Please use this identifier to cite or link to this item: http://ahro.austin.org.au/austinjspui/handle/1/17479
Title: Randomised clinical trial: gastrointestinal events in arthritis patients treated with celecoxib, ibuprofen or naproxen in the PRECISION trial.
Authors: Yeomans, Neville D;Graham, D Y;Husni, M E;Solomon, D H;Stevens, T;Vargo, J;Wang, Q;Wisniewski, L M;Wolski, K E;Borer, J S;Libby, P;Lincoff, A M;Lüscher, T F;Bao, W;Walker, C;Nissen, S E
Affiliation: Department of Medicine, Austin Health, The University of Melbourne, Heidelberg, Victoria, Australia
Western Sydney University, Campbelltown, NSW, Australia
Baylor College of Medicine, Veterans Affairs Medical Center, Houston, TX, USA
Cleveland Clinic, Cleveland, OH, USA
Harvard Medical School, Brigham and Women's Hospital, Boston, MA, USA
Downstate College of Medicine, State University of New York, New York, NY, USA
Cardiology, University Heart Center, University Hospital Zurich, Zurich, Switzerland
Pfizer, New York, NY, USA
Pfizer Ltd, Tadworth, UK
Issue Date: 17-Apr-2018
EDate: 2018
Citation: Alimentary pharmacology & therapeutics 2018; online first: 17 April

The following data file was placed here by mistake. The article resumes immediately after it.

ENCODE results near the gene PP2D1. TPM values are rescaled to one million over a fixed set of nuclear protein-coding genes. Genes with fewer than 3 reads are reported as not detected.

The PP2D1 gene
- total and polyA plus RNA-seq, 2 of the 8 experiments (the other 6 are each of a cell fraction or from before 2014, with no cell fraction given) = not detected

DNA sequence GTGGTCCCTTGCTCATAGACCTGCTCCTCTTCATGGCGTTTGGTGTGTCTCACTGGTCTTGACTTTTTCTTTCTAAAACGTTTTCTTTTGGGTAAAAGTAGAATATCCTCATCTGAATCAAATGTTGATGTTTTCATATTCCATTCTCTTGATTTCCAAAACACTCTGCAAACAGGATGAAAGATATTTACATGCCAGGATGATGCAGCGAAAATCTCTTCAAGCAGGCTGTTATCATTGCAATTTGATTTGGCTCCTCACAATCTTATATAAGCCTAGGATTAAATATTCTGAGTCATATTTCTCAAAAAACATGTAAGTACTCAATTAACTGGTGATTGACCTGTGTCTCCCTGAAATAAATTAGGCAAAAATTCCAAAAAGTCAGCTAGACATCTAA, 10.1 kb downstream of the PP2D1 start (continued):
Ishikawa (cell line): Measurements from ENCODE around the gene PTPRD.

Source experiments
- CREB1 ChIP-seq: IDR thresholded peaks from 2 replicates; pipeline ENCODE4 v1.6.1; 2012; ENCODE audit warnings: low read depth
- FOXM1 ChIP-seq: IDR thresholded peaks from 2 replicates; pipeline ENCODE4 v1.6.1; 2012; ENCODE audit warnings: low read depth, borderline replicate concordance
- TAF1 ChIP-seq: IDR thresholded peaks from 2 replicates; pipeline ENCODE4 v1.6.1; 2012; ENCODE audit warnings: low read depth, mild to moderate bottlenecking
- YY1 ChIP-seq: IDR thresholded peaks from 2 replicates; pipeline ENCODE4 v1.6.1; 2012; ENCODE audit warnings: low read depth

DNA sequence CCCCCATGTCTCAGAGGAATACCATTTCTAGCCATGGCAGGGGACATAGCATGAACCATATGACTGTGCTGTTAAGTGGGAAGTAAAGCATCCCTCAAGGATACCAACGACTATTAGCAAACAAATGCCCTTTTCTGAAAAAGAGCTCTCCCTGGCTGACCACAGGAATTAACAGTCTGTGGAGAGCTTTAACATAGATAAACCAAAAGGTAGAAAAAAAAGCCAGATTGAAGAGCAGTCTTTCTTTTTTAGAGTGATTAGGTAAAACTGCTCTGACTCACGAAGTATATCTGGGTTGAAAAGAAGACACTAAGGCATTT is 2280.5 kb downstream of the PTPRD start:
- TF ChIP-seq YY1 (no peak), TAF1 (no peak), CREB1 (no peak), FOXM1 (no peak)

Abstract: We evaluated GI safety of celecoxib compared with 2 nonselective (ns) NSAIDs, as a secondary objective of a large trial examining multiorgan safety. This randomised, double-blind controlled trial analysed 24 081 patients. Osteoarthritis or rheumatoid arthritis patients, needing ongoing NSAID treatment, were randomised to receive celecoxib 100-200 mg b.d., ibuprofen 600-800 mg t.d.s. or naproxen 375-500 mg b.d. plus esomeprazole, and low-dose aspirin or corticosteroids if already prescribed. Clinically significant GI events (CSGIE-bleeding, obstruction, perforation events from stomach downwards or symptomatic ulcers) and iron deficiency anaemia (IDA) were adjudicated blindly. Mean treatment and follow-up durations were 20.3 and 34.1 months. While on treatment or 30 days after, CSGIE occurred in 0.34%, 0.74% and 0.66% taking celecoxib, ibuprofen and naproxen. Hazard ratios (HR) were 0.43 (95% CI 0.27-0.68, P = 0.0003) celecoxib vs ibuprofen and 0.51 (0.32-0.81, P = 0.004) vs naproxen. There was also less IDA on celecoxib: HR 0.43 (0.27-0.68, P = 0.0003) vs ibuprofen; 0.40 (0.25-0.62, P < 0.0001) vs naproxen. Even taken with low-dose aspirin, fewer CSGIE occurred on celecoxib than ibuprofen (HR 0.52 [0.29-0.94], P = 0.03), and less IDA vs naproxen (0.42 [0.23-0.77, P = 0.005]). Corticosteroid use increased total GI events and CSGIE. H. pylori serological status had no influence. Arthritis patients taking NSAIDs plus esomeprazole have infrequent clinically significant gastrointestinal events. Co-prescribed with esomeprazole, celecoxib has better overall GI safety than ibuprofen or naproxen at these doses, despite treatment with low-dose aspirin or corticosteroids.
URI: http://ahro.austin.org.au/austinjspui/handle/1/17479
DOI: 10.1111/apt.14610
ORCID: 0000-0001-9870-832X
0000-0002-6908-8317
PubMed URL: 29667211
Type: Journal Article
Appears in Collections:Journal articles

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